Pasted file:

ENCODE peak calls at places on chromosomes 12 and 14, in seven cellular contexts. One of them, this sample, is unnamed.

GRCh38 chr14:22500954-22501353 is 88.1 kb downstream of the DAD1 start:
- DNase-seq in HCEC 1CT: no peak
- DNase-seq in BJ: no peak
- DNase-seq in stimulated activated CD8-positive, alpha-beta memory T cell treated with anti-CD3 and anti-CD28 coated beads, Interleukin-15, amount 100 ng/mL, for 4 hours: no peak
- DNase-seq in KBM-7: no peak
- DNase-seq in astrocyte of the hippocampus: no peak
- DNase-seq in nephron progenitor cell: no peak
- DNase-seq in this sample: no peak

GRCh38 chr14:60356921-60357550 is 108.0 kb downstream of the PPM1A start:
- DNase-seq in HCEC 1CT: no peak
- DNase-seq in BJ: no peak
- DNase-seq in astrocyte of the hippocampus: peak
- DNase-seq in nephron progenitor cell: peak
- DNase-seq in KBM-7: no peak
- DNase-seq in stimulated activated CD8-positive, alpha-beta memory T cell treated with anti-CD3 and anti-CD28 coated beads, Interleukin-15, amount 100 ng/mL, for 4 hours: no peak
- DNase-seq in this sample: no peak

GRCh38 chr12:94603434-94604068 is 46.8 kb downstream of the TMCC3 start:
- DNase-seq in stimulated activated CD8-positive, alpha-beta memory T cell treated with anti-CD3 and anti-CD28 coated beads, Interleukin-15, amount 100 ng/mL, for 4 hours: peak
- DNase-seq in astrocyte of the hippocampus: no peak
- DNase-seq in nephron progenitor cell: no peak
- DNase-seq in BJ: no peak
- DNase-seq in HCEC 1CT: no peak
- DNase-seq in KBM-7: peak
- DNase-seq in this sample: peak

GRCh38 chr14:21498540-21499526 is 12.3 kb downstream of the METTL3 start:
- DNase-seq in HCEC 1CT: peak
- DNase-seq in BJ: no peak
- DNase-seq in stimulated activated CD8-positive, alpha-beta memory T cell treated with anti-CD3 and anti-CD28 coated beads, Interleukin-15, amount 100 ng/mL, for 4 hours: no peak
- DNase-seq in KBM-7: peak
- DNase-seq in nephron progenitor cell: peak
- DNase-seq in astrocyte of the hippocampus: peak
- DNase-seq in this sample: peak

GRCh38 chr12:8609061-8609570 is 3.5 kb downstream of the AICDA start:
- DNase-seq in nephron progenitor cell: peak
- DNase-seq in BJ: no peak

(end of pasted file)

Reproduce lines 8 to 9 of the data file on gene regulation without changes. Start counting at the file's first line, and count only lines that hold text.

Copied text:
- DNase-seq in nephron progenitor cell: no peak
- DNase-seq in this sample: no peak